“Several of my relatives died, our houses and properties were burned and destroyed,” he said.

Bravo was a Grade 4 student at the time and he was forced to quit school.

After that “war,” he joined the Moro National Liberation Front (MNLF).

Nom de guerre

During training in 1973, he and the other recruits were each required to have an alias.

“I chose the name of Bravo because I was fond of the radio drama ‘Diego Salvador.’ Bravo for me, then, meant victory,” he said.

Bravo joined guerrilla leaders, including one of his brothers, who had split from the MNLF to form the MILF in the late 1970s.

In 1983, he was deployed as a volunteer Muslim fighter in Afghanistan where he fought for almost three years alongside the Afghan mujahideen who were resisting Soviet invaders.

Back in the Philippines, Bravo began to develop the reputation of an outspoken guerrilla commander with his fiery rhetoric. He was often seen in camouflage uniform and armed with an assault rifle and grenades.

On March 15, 2000, he received a text message from his comrades telling him to be ready for combat as a platoon of Army Scout Rangers had been sighted in Inudaran, another Kauswagan village.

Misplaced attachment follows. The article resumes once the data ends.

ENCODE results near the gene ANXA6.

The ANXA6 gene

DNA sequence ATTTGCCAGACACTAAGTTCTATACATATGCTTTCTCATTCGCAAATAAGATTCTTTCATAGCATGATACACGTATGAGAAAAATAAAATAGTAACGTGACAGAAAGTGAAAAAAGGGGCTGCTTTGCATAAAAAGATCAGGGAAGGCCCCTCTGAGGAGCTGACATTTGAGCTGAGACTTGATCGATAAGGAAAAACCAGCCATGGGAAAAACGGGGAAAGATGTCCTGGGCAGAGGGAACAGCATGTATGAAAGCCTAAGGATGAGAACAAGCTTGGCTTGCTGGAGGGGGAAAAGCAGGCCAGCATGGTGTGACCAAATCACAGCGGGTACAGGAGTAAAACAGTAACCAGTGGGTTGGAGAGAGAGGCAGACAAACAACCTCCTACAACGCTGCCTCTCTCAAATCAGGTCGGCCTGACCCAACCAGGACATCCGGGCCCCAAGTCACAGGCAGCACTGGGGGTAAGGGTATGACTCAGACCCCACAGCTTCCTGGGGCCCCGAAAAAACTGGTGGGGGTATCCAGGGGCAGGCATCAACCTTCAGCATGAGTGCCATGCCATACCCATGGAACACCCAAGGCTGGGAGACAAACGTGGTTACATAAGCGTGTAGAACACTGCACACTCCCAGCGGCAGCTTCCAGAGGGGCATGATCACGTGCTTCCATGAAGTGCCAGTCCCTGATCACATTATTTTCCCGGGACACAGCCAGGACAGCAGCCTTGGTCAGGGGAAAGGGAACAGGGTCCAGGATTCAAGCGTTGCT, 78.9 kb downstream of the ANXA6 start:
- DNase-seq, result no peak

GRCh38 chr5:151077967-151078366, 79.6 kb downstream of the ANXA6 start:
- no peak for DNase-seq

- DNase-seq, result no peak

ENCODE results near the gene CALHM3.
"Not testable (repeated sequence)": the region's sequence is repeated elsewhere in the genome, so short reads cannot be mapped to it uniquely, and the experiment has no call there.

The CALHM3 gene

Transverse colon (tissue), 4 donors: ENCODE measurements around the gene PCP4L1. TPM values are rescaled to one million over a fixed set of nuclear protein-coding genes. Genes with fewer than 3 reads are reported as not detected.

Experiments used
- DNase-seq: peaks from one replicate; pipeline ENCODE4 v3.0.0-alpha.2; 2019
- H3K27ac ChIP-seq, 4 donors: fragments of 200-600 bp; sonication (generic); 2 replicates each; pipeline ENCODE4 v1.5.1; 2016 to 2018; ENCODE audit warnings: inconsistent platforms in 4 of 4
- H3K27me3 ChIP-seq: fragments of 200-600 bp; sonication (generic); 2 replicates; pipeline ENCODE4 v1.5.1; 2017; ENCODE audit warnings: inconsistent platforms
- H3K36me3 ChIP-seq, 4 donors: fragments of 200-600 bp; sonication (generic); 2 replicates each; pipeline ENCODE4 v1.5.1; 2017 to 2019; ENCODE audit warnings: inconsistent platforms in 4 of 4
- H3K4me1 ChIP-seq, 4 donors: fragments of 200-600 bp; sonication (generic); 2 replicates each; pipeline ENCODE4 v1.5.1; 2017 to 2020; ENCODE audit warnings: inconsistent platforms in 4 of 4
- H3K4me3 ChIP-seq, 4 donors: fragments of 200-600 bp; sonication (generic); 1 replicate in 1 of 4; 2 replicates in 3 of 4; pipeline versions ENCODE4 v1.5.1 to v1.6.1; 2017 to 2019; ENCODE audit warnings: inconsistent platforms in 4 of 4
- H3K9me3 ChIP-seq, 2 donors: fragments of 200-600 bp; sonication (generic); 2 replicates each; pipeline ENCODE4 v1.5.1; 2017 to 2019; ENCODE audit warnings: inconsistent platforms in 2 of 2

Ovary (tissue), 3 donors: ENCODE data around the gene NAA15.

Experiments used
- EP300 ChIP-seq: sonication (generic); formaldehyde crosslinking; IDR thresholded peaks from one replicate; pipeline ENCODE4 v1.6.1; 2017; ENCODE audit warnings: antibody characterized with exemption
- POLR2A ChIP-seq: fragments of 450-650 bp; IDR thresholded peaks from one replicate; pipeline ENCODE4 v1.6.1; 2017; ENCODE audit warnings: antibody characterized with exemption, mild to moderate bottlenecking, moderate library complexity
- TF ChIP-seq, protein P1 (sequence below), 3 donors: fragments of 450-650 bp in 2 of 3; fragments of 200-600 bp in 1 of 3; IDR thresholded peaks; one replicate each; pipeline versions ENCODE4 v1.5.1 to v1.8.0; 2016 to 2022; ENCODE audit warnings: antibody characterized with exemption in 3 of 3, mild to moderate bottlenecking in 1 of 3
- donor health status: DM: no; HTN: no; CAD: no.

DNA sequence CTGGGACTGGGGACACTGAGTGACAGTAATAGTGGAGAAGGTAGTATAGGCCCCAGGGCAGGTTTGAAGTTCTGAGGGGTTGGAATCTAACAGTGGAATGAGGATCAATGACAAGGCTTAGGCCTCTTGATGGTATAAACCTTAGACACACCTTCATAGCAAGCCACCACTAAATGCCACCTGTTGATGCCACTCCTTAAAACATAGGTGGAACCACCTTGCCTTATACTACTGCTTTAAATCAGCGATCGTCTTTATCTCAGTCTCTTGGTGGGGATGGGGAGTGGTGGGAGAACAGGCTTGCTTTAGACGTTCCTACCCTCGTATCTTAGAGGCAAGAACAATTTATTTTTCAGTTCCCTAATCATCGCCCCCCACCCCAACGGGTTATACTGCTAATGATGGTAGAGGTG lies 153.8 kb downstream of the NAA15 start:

Inudaran was then called Camp John Mac, named after Bravo’s late brother, Macrang.

MOA-AD rejection

The fighting between the MILF guerrillas and the soldiers that erupted after the Muslim dawn prayer that day almost took the life of the late MILF chair Salamat Hashim, said Musa Sanguila, director of the civil society group Panagdait.

Bravo became known as the MILF commander who led the attacks on several coastal villages in Kauswagan and Kolambugan towns in August 2008, shortly after the Supreme Court junked the memorandum of agreement on ancestral domain (MOA-AD) on grounds that the proposed peace agreement would create an independent state.

Bravo’s notoriety was repeatedly mentioned by the ruling Dimaporo clan of Lanao del Norte who campaigned against the inclusion of the province’s six towns in BARMM.

But Bravo said the MILF stood for peace and that the war they had waged over the past four decades was against oppression.

Even before the results of the plebiscite came out, he said he would follow the MILF leadership’s position even if the yes vote lost in the plebiscite.

After the BOL was ratified, he was named as one of the 41 MILF representatives in the BTA.

The rebel commander was among several who were hunted down by the military who attended the Malacañang ceremony to take their oaths as leaders of the interim government.

Peace Undersecretary Nabil Tan said the government was preparing an amnesty package for Moro rebels who would decommission their weapons under the 2014 peace deal.

Tan said the amnesty, which requires concurrence by Congress, covered at least 10 MILF commanders facing criminal charges as well as around 35,000 guerrillas. —With a report from Jeoffrey Maitem

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TAGS: Abdullah Goldiano Macapaar, Bangsamoro Organic Law, Bangsamoro Transition Authority, BOL, BTA, Commander Bravo, MILF